I haven’t been writing too much today.  There’s still plenty of work to be done on my manscripts here, and I’m kind of revising my work without much guidance.  Sure, I know a little bit about this, but the revisions will take a very long time, and I am settling in for, what hopes to be, a slow and easy ride.  I shouldn’t approach the revision process too aggresively, in other words.  There’s no rush in getting the book out there – just as a newspaper needs to be out there whenever there is breaking news.  I can take my time, slow down, and hopefully I may even enjoy the process.  Did I mention that I’m getting older too?  Why not slow down and enjoy a bit of life while working on something?  Big projects are supposed to be this way: the power to produce Time instead of filling it or killing it.

I did talk to Lisa last night, as I am so very happy that she called me.  She hadn’t called me in a few days, and so I was concerned that I would never hear from here again, as that’s what it’s been like being a single man in Albany.  Every time I have some kind of relationship it always ends up to the point where I never see her again.  These relationships are also really short-term, lasting anyhwere from one month to six.  I’m goaded by the fact that writing books is no way to make a decent living, as even those i-tablets and i-readers don’t produce any desired amount.  I still have a marketing plan that I’ve been fine tuning over the last year or so, but as of yet I’m not sure what the results are, since royalty payments with PublishAmerica are sent out  only every six months.  So I’m thinking now that I may get $50 for selling these books, or maybe even $60.  Still, I will show my near and dear relatives the check so they can see for themselves that one day I’ll get there, even though it may be after my death.  And maybe, just maybe, I haven’t reached any real success at all yet, because the good Lord wants me to write good books without the interference of money and fame.  Gee, thanks, God!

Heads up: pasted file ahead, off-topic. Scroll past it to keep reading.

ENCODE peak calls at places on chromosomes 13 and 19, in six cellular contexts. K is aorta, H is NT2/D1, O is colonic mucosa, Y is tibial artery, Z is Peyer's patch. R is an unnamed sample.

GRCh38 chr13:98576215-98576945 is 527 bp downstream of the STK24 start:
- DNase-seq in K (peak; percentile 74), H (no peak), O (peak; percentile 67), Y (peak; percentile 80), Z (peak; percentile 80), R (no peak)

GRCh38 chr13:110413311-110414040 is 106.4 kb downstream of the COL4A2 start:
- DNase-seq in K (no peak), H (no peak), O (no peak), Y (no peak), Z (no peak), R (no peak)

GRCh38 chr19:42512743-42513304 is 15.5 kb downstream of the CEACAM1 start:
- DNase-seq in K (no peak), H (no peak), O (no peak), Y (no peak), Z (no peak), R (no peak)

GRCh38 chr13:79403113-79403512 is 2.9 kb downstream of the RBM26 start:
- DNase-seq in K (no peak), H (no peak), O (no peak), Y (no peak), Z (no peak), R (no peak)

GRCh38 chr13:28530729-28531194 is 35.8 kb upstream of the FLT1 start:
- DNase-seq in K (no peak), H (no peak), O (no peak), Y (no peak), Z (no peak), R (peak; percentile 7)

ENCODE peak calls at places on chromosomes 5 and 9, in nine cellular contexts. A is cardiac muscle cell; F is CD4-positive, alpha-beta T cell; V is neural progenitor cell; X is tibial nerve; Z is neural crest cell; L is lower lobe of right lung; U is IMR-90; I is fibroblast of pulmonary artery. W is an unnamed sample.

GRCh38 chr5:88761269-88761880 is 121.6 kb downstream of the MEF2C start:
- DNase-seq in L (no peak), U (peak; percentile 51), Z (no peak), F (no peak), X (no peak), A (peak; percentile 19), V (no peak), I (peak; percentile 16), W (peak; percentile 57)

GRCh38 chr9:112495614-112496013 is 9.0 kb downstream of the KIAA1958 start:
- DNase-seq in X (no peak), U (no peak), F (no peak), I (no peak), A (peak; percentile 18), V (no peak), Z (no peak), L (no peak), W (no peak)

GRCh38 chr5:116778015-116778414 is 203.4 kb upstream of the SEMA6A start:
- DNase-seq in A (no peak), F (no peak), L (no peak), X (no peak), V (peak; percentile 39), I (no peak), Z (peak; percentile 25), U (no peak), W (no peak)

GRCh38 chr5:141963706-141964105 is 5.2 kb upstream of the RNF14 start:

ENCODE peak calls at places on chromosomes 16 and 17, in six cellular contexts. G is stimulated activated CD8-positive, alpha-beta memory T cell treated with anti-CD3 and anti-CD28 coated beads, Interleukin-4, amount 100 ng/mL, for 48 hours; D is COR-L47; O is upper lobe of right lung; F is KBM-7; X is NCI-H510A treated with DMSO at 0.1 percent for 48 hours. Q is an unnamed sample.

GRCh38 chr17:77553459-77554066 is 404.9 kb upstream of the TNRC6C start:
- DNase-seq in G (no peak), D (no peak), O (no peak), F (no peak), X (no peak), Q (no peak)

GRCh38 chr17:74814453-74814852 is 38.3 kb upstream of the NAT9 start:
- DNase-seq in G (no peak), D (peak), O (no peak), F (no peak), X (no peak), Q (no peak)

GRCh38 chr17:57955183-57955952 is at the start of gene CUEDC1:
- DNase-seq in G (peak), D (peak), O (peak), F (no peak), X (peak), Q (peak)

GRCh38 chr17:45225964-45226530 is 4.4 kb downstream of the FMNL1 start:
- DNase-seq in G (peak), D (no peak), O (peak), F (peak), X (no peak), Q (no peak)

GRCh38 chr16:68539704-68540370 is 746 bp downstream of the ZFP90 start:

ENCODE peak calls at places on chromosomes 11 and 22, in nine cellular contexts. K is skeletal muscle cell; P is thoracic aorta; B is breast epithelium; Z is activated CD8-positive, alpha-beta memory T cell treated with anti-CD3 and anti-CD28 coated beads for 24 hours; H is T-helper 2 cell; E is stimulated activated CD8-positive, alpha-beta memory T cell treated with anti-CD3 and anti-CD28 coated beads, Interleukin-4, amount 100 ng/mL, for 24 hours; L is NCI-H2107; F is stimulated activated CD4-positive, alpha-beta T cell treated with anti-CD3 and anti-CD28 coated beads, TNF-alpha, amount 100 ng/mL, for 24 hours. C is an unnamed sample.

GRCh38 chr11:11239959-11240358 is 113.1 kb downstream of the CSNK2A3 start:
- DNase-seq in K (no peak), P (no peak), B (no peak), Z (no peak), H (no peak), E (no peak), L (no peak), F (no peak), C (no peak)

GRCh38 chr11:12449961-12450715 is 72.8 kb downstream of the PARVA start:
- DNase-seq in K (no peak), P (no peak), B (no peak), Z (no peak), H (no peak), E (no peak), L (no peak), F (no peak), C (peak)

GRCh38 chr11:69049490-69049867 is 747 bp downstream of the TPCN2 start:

Harvey Havel is the author of five novels. This past spring, Stories from the Fall of the Empire, his sixth book and his first collection of short stories, was recently released by Publish America. Later this summer, Two Tickets to Memphis, his sixth novel, is forthcoming from Publish America as well. Havel has previously taught Writing at Bergen Community College in Paramus, New Jersey and also at SUNY Albany and the College of St. Rose, both in Albany, New York. Born in Lahore, Pakistan in 1971, Havel now resides full time in Albany, New York.